Heavy infestations of Mistletoe (Amyema app.) are contributing to death or poor health of important shade, shelter and fodder trees throughout our area. Some trees carry Mistletoe loads of 20+ per tree and Mistletoe loads of 10+ per tree are common. Red Box (Eucalyptus polyanthemos), Grey Box (E. macrocarpa), Blakeleys Red Gum (E. macrocarpa) and Kurrajong (Brachychiton populneus) seem particularly susceptible though some White Box (E. Albens) and Yellow Box (E. melliodora) are also affected.

While infecting Mistletoe are Australian natives and important habitat and/or food sources for native birds and possums, they are also reducing biodiversity by resulting in the death of important tree species. We noted conflicting cause / effect debate in the literature on whether Mistletoe results in poor tree health and/or death or whether pastoral activity results in trees being in poor health and therefore more susceptible to Mistletoe infection. Mistletoe researcher, Dr David Watson at CSU believes that the Mistletoe ‘explosion’ is related in part to the loss of possums and shrub understory from the pastoral environment. In our area, large important paddock trees, new trees in recent plantings from which livestock are excluded and trees in significant areas of lightly grazed remnant vegetation are affected. Trees with heavy Mistletoe load (and there seems to be a tree size/ Mistletoe load factor at work here) have been observed to die within a few years.

Loss of important shade and shelter trees would lead to lambing / calf losses, reduced weight gains for young stock and increased heat / cold stress for older animals. Kurrajong are regularly browsed by both sheep and cattle and are an important fodder source in dry times.

In a three year project, HCLG looked at physical thinning or complete removal of Mistletoe from Eucalypts and Kurrajong using several pruning techniques, ground spraying of Mistletoe with either 2,4-D or Roundup and tree trunk injection of 2,4-D using a technique developed by CSIRO researchers during the 1950’s. A copy of our research report is attached.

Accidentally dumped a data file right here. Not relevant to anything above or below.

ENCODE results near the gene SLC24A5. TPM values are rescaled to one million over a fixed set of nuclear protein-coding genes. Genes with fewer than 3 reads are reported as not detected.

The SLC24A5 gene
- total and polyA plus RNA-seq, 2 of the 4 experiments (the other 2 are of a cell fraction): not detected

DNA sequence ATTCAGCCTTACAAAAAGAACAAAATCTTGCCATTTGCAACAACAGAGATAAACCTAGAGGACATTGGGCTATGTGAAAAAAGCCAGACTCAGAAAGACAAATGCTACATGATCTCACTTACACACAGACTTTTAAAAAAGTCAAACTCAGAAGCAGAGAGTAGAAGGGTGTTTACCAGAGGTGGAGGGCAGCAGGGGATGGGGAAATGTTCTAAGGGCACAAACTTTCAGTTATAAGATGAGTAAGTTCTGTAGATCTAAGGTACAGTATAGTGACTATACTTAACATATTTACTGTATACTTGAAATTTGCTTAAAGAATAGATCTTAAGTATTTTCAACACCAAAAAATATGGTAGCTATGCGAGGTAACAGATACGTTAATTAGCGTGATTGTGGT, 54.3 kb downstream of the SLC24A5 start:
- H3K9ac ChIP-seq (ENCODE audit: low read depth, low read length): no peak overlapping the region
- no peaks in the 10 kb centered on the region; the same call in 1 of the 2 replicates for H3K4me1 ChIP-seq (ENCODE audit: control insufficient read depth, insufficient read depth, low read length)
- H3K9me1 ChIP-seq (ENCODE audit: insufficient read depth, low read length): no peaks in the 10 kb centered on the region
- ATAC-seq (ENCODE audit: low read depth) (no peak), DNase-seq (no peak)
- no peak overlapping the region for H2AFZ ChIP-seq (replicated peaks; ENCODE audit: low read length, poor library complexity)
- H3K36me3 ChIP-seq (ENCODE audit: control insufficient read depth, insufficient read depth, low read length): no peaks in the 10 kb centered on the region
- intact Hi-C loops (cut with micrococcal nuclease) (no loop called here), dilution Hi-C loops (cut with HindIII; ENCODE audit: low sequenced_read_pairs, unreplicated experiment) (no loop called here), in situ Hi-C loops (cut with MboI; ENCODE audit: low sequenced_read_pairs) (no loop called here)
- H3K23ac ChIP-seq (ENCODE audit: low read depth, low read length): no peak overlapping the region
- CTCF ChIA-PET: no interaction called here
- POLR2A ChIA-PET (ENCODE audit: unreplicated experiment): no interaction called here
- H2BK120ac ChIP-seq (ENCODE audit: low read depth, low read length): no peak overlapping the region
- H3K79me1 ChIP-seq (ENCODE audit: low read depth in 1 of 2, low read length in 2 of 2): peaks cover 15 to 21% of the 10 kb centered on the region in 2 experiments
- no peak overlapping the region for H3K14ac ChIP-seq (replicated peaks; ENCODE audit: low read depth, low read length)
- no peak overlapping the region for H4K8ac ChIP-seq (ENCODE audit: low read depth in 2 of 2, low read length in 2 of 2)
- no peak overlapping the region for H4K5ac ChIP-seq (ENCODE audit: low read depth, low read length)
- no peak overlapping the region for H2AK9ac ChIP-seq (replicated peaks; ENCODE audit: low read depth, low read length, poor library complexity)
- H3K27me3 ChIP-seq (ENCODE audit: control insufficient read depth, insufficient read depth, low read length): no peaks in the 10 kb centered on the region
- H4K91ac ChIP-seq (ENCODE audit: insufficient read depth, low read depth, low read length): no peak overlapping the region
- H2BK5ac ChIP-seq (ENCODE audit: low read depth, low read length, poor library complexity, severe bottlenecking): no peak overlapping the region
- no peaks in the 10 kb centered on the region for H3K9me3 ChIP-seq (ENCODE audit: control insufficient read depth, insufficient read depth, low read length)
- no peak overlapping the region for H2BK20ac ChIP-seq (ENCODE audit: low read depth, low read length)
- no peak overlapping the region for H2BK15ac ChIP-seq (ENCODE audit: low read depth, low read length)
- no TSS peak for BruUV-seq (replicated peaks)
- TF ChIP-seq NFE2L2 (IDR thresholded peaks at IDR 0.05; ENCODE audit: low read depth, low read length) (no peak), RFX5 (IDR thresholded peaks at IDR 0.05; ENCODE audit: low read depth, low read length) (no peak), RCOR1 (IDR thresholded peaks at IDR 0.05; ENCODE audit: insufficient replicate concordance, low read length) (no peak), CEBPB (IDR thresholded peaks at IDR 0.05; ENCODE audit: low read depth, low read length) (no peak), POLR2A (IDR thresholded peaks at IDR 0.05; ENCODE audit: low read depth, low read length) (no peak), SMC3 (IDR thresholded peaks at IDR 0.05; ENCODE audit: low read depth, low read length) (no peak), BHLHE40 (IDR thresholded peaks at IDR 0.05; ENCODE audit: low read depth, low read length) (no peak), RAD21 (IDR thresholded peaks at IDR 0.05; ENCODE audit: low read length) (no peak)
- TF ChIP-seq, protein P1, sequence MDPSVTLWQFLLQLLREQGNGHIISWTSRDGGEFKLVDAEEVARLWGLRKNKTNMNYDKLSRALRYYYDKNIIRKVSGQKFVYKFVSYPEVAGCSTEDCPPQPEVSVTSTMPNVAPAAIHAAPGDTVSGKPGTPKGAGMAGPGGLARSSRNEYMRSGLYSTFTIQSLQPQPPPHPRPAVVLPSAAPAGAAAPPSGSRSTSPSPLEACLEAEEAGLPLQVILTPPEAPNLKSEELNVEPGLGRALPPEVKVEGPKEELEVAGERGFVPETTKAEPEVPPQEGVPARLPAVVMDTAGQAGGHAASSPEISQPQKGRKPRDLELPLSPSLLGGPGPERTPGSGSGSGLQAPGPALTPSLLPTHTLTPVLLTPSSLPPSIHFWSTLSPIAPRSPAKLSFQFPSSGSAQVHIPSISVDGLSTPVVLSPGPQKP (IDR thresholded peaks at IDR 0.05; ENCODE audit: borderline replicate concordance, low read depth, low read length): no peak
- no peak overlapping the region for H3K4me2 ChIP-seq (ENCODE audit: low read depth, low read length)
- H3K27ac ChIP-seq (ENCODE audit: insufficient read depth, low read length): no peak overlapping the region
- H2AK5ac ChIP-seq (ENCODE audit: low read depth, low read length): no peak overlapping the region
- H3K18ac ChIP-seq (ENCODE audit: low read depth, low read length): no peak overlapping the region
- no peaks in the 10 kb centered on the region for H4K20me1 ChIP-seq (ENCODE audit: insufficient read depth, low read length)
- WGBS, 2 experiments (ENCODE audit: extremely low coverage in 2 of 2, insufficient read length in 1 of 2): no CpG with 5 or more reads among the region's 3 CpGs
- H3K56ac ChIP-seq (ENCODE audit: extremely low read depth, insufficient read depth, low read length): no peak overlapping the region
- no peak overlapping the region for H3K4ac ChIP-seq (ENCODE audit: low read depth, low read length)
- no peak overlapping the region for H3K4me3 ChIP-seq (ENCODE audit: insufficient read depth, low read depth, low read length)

The project was cofounded by Meat and Livestock Australia (MLA) through its Producer Initiated Research Development Program.

Our conclusions:

  • Eucalypts carrying >6 mistletoe ( fair / poor health) are vulnerable to further decline and death, especially in dry seasons
  • Kurrajong seem able to carry heavier mistletoe loads, but >30 mistletoe results in tree health decline
  • Physical pruning of mistletoe in large paddock Eucalypts is high cost ($60 - $240 per tree) and warranted only for high value trees
  • Mistletoe on trees up to 6 metre high can be cost effectively pruned from the ground using pole saws.
  • Trees from which all mistletoe is removed do respond quickly, even in dry seasons
  • 2,4-D tree trunk injection is a cost effective option for large paddock Eucalypts (not Kurrajong) with heavy mistletoe loads – but trees in poor health and with high mistletoe loads my still die.
  • Recommend treating a few trees first to gain local experience


Hovells Creek Field Day Presentations

Download: Field Day Article (684kb)

Download: Mistletoe - The Secret Life of a Parasitic Plant by Assoc. Professor David Watson, Charles Sturt University, Albury

Download: Ecology and Management by Assoc. Professor Nick Reid, University of New England, Armidale